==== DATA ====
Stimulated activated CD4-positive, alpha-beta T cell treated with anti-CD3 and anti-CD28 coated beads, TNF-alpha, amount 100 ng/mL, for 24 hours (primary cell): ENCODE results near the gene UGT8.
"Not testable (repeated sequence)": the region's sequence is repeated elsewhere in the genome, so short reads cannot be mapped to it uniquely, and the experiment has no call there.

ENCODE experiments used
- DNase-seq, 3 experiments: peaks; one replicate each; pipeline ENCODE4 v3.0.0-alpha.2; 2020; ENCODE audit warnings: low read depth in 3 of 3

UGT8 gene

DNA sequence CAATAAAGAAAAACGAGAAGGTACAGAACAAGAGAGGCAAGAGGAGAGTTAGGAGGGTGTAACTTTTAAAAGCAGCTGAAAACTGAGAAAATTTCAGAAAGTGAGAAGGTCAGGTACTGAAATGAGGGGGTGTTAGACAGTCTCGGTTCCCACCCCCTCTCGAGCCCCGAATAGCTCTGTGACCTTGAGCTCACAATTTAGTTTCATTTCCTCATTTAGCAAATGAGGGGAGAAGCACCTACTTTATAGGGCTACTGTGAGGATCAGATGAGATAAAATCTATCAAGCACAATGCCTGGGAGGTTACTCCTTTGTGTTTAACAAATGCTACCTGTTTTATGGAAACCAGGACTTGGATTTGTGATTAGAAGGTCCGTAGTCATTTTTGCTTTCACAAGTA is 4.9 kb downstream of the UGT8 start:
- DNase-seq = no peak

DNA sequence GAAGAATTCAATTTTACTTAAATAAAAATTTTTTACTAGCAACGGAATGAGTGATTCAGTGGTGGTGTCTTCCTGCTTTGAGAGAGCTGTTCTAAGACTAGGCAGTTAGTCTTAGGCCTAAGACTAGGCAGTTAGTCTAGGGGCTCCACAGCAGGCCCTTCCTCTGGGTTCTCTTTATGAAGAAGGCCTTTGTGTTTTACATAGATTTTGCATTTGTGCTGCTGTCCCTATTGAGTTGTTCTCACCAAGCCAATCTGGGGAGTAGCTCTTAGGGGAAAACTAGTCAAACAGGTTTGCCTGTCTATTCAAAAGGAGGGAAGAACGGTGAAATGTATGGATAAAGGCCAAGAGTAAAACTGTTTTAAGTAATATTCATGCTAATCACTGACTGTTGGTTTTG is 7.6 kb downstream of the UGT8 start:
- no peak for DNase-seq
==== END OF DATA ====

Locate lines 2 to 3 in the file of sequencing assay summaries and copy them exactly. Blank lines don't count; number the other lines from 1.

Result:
"Not testable (repeated sequence)": the region's sequence is repeated elsewhere in the genome, so short reads cannot be mapped to it uniquely, and the experiment has no call there.

ENCODE experiments used